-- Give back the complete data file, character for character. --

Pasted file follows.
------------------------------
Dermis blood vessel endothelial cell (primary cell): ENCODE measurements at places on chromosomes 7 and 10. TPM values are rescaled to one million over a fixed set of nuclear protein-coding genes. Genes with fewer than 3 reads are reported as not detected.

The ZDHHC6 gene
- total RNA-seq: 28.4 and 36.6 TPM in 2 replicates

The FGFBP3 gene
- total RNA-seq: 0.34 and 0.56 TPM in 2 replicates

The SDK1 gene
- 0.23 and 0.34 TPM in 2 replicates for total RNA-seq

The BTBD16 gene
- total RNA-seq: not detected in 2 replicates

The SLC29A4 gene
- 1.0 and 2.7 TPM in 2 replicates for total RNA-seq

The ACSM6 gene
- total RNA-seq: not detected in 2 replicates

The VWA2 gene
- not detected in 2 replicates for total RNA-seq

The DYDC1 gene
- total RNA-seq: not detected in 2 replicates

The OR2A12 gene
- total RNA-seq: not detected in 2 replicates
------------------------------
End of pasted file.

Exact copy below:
Dermis blood vessel endothelial cell (primary cell): ENCODE measurements at places on chromosomes 7 and 10. TPM values are rescaled to one million over a fixed set of nuclear protein-coding genes. Genes with fewer than 3 reads are reported as not detected.

The ZDHHC6 gene
- total RNA-seq: 28.4 and 36.6 TPM in 2 replicates

The FGFBP3 gene
- total RNA-seq: 0.34 and 0.56 TPM in 2 replicates

The SDK1 gene
- 0.23 and 0.34 TPM in 2 replicates for total RNA-seq

The BTBD16 gene
- total RNA-seq: not detected in 2 replicates

The SLC29A4 gene
- 1.0 and 2.7 TPM in 2 replicates for total RNA-seq

The ACSM6 gene
- total RNA-seq: not detected in 2 replicates

The VWA2 gene
- not detected in 2 replicates for total RNA-seq

The DYDC1 gene
- total RNA-seq: not detected in 2 replicates

The OR2A12 gene
- total RNA-seq: not detected in 2 replicates